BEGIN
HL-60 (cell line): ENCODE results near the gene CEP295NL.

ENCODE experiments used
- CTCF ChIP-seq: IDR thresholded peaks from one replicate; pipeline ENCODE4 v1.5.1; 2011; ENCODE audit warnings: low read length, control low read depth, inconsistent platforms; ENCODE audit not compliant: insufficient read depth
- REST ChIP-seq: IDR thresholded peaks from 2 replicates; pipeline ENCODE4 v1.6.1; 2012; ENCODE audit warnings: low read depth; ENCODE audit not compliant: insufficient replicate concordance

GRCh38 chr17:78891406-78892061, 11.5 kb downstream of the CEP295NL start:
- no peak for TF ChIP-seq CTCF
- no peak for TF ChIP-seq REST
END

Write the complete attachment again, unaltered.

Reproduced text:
HL-60 (cell line): ENCODE results near the gene CEP295NL.

ENCODE experiments used
- CTCF ChIP-seq: IDR thresholded peaks from one replicate; pipeline ENCODE4 v1.5.1; 2011; ENCODE audit warnings: low read length, control low read depth, inconsistent platforms; ENCODE audit not compliant: insufficient read depth
- REST ChIP-seq: IDR thresholded peaks from 2 replicates; pipeline ENCODE4 v1.6.1; 2012; ENCODE audit warnings: low read depth; ENCODE audit not compliant: insufficient replicate concordance

GRCh38 chr17:78891406-78892061, 11.5 kb downstream of the CEP295NL start:
- no peak for TF ChIP-seq CTCF
- no peak for TF ChIP-seq REST